Ooh yah hee,” Swee Hong Lim sang over and over. “Think Italian on these words,” he said. “When you rehearse [with] people, get them to handle the ‘ooh yah hee’ well and the rest will fall in place.”
Lim, a professor of sacred music at Toronto’s Emmanuel College, was introducing a hymn to 90 young musicians gathered in Chicago in January for the fourth ELCA Glocal Musicians training event. (Glocal implies a blend of both global and local.) “Ooh yah hee,”written u i hi, means “praise the Lord.” The words are from a hymn composed by the Bunun people of Taiwan.
To capture the spirit of the song, Lim explained to the musicians, one must keep in mind that Asian music “is not as explosive or expressive as [music from] Latin America. The emotions are contained, reserved. Imagine all the emotions in a box.”
The story behind the song
Lim was one of four musicologists serving as mentors at the training event, sponsored by ELCA Global Mission. With help from these mentors, the musicians probed four regions’ musical contexts, traditions and styles, learning five songs from each area.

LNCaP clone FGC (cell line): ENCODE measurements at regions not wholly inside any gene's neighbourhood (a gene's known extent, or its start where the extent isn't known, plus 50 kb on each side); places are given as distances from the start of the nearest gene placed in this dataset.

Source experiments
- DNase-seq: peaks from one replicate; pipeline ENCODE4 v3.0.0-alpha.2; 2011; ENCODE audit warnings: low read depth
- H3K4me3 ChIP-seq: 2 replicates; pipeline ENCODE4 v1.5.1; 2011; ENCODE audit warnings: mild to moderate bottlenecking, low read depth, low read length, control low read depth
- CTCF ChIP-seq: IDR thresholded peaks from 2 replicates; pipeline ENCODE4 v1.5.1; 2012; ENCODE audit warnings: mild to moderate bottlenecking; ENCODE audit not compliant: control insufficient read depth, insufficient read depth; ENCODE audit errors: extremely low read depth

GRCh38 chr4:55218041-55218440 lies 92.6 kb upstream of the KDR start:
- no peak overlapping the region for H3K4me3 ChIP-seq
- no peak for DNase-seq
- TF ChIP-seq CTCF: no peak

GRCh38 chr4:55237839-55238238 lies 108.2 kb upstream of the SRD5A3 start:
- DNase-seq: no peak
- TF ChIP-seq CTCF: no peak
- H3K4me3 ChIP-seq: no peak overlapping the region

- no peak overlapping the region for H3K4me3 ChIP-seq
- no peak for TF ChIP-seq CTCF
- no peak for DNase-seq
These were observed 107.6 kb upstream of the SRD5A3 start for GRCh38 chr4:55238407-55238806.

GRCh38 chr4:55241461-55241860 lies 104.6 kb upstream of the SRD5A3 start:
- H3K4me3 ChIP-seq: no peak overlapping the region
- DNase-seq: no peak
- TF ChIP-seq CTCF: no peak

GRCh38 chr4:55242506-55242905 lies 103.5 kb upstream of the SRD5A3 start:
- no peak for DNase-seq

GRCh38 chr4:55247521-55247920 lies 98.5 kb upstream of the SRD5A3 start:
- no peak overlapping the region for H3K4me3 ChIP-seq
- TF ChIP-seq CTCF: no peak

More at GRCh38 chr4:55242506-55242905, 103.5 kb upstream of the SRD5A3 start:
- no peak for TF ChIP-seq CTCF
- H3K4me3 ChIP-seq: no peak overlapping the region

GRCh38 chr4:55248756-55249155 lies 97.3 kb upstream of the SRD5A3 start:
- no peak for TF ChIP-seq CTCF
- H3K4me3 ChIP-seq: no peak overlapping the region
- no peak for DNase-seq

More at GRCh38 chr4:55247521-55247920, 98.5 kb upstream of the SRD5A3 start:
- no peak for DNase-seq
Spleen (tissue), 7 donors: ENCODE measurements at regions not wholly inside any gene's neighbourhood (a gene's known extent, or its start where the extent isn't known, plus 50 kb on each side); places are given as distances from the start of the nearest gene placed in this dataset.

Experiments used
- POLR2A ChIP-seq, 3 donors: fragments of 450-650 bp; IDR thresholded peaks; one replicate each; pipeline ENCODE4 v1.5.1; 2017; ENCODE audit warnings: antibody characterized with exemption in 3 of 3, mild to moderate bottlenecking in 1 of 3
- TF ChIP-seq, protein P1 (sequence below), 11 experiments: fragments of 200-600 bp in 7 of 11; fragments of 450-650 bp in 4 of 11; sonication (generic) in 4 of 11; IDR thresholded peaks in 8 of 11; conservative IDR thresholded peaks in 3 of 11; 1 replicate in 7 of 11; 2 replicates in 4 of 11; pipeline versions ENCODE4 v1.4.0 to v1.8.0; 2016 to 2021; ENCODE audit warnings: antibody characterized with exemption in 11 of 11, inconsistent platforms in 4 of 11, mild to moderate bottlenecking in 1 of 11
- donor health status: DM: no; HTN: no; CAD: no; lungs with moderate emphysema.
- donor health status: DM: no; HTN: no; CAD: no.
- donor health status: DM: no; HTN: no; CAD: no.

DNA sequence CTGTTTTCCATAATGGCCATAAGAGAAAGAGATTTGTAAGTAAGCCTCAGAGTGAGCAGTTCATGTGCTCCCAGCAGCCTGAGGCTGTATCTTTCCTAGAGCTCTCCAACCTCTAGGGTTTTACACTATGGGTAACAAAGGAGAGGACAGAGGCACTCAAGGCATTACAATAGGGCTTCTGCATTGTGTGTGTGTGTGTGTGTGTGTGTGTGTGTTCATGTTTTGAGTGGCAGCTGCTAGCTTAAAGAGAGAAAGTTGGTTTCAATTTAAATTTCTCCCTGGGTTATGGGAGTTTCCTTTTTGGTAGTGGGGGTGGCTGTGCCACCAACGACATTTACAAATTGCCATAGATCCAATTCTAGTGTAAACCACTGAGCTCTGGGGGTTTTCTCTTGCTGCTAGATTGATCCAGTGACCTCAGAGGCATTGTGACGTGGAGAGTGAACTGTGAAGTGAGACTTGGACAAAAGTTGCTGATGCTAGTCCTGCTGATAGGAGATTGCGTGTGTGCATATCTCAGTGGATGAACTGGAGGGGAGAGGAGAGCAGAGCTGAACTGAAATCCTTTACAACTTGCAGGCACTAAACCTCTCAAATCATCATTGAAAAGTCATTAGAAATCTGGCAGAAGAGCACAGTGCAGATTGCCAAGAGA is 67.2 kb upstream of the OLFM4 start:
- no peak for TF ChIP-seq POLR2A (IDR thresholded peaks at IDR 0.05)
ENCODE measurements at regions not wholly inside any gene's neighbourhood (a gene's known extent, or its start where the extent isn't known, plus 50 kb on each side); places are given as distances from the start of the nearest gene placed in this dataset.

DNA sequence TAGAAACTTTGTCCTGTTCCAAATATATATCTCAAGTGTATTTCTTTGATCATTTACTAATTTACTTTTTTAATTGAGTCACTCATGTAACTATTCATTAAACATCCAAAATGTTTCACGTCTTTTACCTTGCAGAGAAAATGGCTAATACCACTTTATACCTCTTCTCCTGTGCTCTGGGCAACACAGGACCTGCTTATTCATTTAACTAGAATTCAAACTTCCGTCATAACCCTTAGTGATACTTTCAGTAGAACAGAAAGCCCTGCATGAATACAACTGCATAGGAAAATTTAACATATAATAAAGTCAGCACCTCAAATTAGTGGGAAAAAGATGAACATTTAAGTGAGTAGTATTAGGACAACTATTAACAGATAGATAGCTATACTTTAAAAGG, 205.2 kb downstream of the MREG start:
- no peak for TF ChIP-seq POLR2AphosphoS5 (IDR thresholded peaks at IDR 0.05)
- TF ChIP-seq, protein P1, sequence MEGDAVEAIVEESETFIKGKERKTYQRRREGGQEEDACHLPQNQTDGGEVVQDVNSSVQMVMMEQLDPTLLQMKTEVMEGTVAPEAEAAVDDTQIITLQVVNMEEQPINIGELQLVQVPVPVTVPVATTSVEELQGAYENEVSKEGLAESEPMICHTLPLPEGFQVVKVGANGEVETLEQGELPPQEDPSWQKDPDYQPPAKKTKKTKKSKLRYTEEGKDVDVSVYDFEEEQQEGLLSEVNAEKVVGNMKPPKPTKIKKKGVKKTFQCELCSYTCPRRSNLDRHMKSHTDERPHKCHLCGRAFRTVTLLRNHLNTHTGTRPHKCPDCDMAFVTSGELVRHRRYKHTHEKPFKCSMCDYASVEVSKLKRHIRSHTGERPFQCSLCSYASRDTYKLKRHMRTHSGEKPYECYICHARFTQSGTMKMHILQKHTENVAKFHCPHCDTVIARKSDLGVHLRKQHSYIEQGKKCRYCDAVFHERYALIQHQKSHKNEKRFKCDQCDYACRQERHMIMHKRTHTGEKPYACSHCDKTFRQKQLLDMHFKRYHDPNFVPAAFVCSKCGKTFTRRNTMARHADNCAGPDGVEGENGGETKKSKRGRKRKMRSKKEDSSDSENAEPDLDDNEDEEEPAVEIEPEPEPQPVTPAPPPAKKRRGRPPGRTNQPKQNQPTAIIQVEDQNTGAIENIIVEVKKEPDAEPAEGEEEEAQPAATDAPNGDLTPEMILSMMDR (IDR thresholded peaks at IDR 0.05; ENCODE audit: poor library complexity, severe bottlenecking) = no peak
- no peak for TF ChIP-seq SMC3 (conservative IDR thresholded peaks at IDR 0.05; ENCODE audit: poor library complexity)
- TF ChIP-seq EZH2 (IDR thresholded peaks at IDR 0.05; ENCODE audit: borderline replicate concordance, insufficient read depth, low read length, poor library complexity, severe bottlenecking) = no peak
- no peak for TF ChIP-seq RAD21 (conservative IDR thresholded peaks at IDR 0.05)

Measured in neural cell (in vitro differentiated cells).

Later the musicians practiced teaching the 20 songs to others, step by step. Lyrics — explaining a phrase like “ooh yah hee” and coaching participants to say the words with confidence — are the first step. Melody comes next.
Sharing the story is the most important thing. “When we tell someone’s story as if it is our own, we are celebrating communion as though Christ were with us,” Lim said. “When we sing a Syrian song, our Syrian brothers and sisters are with us. We are the communion of saints.”
Too often, Lim noted, the stories are left out when global songs are shared in worship. “The story of ‘Siyahamba’ (“We are marching in the light of God”),” he said, “is marching in front of tanks [and singing] a freedom song. Do we remember that as we are singing?
The rest of this article is only available to subscribers.
© 2016 Augsburg Fortress, Publishers